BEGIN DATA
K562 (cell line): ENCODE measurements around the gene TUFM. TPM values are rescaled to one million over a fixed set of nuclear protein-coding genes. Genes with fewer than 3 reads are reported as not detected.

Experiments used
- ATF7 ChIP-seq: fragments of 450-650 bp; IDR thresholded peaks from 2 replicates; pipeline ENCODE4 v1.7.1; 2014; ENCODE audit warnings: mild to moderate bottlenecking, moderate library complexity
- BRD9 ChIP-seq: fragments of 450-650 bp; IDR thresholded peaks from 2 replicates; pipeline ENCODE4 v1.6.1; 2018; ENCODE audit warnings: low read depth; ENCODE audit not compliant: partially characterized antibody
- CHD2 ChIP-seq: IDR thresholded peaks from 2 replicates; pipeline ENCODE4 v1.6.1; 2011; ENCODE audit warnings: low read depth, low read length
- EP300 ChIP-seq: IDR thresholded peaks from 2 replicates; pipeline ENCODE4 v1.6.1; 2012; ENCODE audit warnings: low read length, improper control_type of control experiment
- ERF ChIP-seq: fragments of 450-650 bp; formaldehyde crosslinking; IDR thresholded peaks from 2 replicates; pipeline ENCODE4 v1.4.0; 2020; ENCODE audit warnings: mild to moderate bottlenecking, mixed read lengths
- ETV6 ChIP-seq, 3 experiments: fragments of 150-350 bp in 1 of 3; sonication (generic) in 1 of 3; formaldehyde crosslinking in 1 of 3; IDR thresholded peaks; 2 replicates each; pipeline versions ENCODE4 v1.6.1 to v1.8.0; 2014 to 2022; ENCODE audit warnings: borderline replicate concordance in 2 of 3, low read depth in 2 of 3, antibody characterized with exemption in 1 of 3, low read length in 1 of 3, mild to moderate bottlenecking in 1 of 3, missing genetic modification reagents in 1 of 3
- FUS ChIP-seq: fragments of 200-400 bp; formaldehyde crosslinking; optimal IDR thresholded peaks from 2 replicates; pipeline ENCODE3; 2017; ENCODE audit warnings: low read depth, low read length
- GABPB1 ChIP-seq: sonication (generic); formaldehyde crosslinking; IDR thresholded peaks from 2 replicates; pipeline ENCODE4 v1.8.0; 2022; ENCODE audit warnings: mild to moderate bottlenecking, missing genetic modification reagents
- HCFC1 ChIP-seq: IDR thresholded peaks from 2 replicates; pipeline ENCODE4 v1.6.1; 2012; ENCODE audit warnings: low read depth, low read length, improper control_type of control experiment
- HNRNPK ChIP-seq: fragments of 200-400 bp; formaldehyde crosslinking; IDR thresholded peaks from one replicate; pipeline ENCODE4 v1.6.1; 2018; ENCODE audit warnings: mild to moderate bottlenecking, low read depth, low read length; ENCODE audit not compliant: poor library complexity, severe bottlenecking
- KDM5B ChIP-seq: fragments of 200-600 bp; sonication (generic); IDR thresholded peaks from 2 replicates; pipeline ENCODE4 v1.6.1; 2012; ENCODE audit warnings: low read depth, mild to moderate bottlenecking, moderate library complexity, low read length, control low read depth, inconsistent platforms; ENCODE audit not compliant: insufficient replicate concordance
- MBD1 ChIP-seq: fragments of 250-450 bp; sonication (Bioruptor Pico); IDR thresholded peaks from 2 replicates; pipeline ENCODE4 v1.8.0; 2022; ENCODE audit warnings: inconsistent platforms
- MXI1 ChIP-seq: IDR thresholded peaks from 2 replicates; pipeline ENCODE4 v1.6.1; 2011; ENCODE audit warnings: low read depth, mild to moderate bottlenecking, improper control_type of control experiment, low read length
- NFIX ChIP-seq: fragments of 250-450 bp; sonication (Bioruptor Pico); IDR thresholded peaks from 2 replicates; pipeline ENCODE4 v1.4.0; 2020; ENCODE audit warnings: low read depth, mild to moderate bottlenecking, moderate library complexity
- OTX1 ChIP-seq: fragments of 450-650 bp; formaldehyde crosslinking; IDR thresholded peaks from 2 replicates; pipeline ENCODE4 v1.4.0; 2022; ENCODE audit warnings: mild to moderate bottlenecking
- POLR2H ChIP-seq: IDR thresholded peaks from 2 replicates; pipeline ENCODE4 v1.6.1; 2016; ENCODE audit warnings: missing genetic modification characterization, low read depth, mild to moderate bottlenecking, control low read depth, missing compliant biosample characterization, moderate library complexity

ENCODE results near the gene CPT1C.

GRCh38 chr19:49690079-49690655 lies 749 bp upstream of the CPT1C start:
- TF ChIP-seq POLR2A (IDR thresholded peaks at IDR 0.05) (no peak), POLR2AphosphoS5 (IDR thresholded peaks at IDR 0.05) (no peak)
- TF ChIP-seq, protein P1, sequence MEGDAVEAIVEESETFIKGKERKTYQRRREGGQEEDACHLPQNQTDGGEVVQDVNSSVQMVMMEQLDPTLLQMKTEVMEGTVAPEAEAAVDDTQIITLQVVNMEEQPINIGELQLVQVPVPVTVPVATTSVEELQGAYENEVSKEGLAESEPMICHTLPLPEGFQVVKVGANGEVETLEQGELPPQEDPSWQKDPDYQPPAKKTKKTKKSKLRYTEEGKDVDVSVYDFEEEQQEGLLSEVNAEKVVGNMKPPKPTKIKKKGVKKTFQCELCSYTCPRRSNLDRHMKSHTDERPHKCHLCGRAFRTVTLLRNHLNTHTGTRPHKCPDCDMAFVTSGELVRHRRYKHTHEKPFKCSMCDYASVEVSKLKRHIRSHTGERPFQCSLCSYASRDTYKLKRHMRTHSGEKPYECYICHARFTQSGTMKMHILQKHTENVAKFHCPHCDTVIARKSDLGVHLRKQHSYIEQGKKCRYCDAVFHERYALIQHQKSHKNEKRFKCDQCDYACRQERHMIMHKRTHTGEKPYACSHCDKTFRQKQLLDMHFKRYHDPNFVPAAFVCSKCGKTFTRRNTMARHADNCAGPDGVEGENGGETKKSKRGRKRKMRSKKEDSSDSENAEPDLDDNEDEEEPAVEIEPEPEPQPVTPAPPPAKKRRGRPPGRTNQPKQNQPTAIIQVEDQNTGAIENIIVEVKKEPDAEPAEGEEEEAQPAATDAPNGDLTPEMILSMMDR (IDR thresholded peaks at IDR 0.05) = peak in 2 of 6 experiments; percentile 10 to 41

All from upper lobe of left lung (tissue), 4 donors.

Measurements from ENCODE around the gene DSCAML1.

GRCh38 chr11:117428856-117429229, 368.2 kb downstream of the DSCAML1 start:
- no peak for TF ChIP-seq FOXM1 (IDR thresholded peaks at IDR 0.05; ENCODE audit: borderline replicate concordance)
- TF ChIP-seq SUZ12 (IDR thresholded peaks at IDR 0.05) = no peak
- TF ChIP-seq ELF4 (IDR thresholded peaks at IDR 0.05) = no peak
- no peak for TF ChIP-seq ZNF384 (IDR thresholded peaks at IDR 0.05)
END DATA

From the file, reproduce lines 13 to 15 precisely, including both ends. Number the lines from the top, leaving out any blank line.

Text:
- KDM5B ChIP-seq: fragments of 200-600 bp; sonication (generic); IDR thresholded peaks from 2 replicates; pipeline ENCODE4 v1.6.1; 2012; ENCODE audit warnings: low read depth, mild to moderate bottlenecking, moderate library complexity, low read length, control low read depth, inconsistent platforms; ENCODE audit not compliant: insufficient replicate concordance
- MBD1 ChIP-seq: fragments of 250-450 bp; sonication (Bioruptor Pico); IDR thresholded peaks from 2 replicates; pipeline ENCODE4 v1.8.0; 2022; ENCODE audit warnings: inconsistent platforms
- MXI1 ChIP-seq: IDR thresholded peaks from 2 replicates; pipeline ENCODE4 v1.6.1; 2011; ENCODE audit warnings: low read depth, mild to moderate bottlenecking, improper control_type of control experiment, low read length